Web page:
Step 5: Field Testing

The final result is pretty nice.  I've already had occasion to test it's "accident worthiness" twice (Mac was sick for a couple of days) - and so I can attest to how easy it is to clean and maintain.... and Mac seems to like it, too :)



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    How many yards did you use for this project?

    Just a rough estimate - based on the size of bed I built - is about 2 1/2 Yards of cover material.


    My boyfriend and I just finished making a version of you dog bed. Love it! So does our 4 month old lab Bo.

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    Awesome! It looks great! Thanks for posting a picture :)

    What a fantastic idea. I LOVE the cushioned sides to separate the doggie from the metal crate . Our beagles spend about 8 hrs at night in their crates and it would be great for them to have this extra "plush" to sleep against. thank you!!!

    What a cutie, that gorgeous smile...

    Nice bed, your dog looks happy in it--BUT I hope he gets out during the "10-12 hours at night in his kennel." I mean, dogs gotta pee sometimes during the night too! 10-12 hours is a LONG time to hold it!

    It actually depends on the breed and what they've been trained to do. Some people inadvertently train their dogs to go constantly - and then some dogs just don't have much "capacity" (baby-bladder syndrome). Malinois are known for their ability to "hold it" and sometimes Mac will get out in the morning and go lay in his bed in the kitchen and won't ask to be let out for a few more hours. I call him the "pee camel" - lol. He's gone more than 24 hours a few times in the past - which kind of freaked me out at first - but he gets to go when he wants, so I had faith he'd let me know. Then again when he DOES go, he goes for a looooooong time... it's like draining a swimming pool - lol.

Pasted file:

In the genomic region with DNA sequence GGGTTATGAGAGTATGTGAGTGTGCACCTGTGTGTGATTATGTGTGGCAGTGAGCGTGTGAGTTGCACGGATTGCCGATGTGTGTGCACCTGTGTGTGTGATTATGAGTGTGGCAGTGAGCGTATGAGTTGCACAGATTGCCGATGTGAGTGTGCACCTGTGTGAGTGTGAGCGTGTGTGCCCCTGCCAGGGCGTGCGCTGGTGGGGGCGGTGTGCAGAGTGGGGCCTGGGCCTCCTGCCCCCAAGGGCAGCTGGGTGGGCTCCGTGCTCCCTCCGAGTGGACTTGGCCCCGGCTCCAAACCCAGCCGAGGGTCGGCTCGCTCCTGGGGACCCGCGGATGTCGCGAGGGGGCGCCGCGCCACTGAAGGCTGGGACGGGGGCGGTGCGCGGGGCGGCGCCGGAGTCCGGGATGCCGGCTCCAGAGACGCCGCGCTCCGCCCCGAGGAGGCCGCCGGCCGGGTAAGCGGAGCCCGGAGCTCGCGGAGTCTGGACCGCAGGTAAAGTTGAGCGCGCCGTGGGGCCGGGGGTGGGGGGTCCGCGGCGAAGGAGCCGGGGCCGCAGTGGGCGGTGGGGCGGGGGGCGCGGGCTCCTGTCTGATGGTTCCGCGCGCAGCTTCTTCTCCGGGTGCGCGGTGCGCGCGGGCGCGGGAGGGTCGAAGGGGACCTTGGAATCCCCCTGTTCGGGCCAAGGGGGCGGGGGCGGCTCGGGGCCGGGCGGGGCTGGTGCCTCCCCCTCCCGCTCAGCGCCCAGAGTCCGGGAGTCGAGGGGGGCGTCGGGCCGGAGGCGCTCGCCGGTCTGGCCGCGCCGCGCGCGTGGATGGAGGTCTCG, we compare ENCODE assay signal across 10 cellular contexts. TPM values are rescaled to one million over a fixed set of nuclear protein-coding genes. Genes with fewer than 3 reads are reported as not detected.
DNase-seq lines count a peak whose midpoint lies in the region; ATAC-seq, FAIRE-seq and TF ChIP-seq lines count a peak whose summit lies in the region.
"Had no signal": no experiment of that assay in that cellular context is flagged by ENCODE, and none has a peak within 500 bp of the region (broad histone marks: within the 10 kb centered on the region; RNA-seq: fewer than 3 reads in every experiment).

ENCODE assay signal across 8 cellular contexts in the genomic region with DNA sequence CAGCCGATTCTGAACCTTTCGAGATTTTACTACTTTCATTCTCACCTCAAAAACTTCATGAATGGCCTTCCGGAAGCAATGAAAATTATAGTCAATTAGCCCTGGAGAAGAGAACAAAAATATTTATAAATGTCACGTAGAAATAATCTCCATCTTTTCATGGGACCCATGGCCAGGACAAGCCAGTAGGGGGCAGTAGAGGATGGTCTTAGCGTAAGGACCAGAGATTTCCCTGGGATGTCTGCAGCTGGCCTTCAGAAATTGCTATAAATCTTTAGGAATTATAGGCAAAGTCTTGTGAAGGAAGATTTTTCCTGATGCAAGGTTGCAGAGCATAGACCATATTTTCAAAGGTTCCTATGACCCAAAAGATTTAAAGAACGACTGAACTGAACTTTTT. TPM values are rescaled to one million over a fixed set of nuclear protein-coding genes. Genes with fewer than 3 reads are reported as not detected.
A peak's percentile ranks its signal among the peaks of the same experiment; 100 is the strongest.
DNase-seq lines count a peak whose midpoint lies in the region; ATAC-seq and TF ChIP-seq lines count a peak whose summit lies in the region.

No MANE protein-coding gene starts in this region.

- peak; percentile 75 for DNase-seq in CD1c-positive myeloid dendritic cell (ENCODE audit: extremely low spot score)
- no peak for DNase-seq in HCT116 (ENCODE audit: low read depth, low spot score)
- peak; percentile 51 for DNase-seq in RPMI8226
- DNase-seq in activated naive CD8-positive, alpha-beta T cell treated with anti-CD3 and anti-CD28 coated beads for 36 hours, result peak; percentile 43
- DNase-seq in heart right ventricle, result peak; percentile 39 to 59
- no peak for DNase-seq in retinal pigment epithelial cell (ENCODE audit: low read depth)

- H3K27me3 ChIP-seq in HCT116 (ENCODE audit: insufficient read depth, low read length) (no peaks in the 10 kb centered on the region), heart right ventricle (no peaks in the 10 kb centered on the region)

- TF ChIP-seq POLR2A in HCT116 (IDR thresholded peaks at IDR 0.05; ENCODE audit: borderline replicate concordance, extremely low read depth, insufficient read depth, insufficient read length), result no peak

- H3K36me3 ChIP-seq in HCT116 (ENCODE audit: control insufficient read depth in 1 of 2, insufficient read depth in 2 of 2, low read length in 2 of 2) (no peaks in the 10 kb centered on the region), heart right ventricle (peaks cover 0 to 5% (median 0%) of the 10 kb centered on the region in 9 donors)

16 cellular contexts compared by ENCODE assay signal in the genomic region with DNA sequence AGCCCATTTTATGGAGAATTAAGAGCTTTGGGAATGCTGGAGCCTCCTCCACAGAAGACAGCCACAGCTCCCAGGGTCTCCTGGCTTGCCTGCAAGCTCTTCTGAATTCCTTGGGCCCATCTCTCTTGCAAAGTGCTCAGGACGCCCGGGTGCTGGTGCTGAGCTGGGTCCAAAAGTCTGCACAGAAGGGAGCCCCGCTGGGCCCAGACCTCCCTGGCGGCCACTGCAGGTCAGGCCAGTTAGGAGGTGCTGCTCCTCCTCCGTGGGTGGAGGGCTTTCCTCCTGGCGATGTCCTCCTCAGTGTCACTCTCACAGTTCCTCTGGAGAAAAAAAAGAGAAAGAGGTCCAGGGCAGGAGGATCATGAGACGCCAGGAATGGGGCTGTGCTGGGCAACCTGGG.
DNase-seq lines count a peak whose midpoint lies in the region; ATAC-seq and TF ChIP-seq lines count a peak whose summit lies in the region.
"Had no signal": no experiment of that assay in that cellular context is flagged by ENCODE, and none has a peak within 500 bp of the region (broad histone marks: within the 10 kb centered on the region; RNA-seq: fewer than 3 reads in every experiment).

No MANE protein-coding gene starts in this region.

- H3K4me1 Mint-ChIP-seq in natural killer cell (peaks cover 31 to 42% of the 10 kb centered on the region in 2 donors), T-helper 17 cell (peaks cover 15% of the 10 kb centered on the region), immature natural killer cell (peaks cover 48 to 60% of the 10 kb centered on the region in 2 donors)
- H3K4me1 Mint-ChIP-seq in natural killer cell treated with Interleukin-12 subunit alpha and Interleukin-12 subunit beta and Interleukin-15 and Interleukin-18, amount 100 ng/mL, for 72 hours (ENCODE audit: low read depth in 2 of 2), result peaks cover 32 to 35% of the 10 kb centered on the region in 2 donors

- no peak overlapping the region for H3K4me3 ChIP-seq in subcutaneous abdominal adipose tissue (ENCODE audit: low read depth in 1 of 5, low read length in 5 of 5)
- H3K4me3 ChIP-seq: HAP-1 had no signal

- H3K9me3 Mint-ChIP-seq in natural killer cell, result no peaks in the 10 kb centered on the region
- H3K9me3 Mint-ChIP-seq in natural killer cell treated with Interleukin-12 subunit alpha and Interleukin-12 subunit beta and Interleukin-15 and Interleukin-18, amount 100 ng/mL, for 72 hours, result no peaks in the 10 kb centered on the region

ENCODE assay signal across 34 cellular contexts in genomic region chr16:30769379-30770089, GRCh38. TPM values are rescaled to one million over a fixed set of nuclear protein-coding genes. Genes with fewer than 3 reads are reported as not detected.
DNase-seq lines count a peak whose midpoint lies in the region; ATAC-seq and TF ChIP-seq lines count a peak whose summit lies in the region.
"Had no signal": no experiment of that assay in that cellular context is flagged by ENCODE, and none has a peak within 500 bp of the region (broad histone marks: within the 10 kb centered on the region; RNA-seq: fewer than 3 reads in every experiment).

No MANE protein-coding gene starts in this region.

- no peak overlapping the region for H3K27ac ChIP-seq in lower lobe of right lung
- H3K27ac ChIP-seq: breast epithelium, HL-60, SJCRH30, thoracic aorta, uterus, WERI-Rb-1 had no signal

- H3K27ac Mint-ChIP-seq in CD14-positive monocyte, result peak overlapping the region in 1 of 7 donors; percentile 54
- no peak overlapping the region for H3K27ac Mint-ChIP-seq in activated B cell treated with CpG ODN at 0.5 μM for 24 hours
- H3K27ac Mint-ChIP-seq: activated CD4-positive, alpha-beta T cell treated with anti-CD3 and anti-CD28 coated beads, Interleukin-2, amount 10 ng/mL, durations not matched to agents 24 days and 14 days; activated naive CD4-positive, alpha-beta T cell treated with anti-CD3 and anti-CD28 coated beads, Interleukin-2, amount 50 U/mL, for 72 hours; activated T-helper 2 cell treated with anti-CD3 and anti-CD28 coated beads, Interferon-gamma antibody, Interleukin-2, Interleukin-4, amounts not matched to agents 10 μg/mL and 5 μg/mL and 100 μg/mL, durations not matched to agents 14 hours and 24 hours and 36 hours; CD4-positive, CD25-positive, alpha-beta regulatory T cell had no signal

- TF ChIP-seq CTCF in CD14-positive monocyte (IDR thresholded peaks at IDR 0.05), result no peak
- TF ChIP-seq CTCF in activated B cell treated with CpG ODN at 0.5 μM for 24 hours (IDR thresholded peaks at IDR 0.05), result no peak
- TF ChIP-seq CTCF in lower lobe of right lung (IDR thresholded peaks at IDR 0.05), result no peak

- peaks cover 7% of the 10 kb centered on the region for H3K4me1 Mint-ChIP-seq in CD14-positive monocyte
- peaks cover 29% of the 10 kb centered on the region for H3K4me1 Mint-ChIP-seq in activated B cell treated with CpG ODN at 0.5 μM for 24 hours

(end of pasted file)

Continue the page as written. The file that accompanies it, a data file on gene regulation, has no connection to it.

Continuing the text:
Our little dog survives fine for the night, but I always try to get her out before bedtime for me. If she is really desperate, she will whine (rarely) for us to let her out. She is quite patient when asking to go out.

    I guess I am used to females (being a female myself)--I know you guys can hold it longer!

    Has your dog ever asked to go out while still in his crate? And if he is crated at night, why is he crated?-- or should I ask, is he locked in his crate for all night, and if so, why? is he especially destructive or something? Once our dogs are house trained, they got run of the house, ( and some were biggies, up to 90 lbs or so, female all).

    Jus' wondering. . . ;-) We had kittens that we had to crate at night because they would get on counters and knock all sorts of stuff off. They were just too kittenly-destructive to be allowed to race the house at night (and we needed our sleep!).